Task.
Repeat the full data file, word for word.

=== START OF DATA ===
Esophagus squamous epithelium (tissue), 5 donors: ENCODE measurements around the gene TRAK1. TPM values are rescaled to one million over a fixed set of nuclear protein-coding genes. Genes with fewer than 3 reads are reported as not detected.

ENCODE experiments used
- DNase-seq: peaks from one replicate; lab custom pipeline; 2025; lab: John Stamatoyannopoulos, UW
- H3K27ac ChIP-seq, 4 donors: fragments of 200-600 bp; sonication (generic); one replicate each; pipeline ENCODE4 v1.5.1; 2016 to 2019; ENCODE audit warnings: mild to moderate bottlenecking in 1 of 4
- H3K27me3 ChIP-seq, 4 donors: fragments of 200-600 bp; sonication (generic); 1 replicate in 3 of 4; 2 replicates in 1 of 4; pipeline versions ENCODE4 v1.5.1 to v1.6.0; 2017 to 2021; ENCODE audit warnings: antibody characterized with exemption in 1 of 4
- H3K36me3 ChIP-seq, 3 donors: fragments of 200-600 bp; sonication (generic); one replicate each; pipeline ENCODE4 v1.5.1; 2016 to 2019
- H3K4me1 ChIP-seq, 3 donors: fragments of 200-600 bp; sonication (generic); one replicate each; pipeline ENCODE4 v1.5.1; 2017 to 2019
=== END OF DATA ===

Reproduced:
Esophagus squamous epithelium (tissue), 5 donors: ENCODE measurements around the gene TRAK1. TPM values are rescaled to one million over a fixed set of nuclear protein-coding genes. Genes with fewer than 3 reads are reported as not detected.

ENCODE experiments used
- DNase-seq: peaks from one replicate; lab custom pipeline; 2025; lab: John Stamatoyannopoulos, UW
- H3K27ac ChIP-seq, 4 donors: fragments of 200-600 bp; sonication (generic); one replicate each; pipeline ENCODE4 v1.5.1; 2016 to 2019; ENCODE audit warnings: mild to moderate bottlenecking in 1 of 4
- H3K27me3 ChIP-seq, 4 donors: fragments of 200-600 bp; sonication (generic); 1 replicate in 3 of 4; 2 replicates in 1 of 4; pipeline versions ENCODE4 v1.5.1 to v1.6.0; 2017 to 2021; ENCODE audit warnings: antibody characterized with exemption in 1 of 4
- H3K36me3 ChIP-seq, 3 donors: fragments of 200-600 bp; sonication (generic); one replicate each; pipeline ENCODE4 v1.5.1; 2016 to 2019
- H3K4me1 ChIP-seq, 3 donors: fragments of 200-600 bp; sonication (generic); one replicate each; pipeline ENCODE4 v1.5.1; 2017 to 2019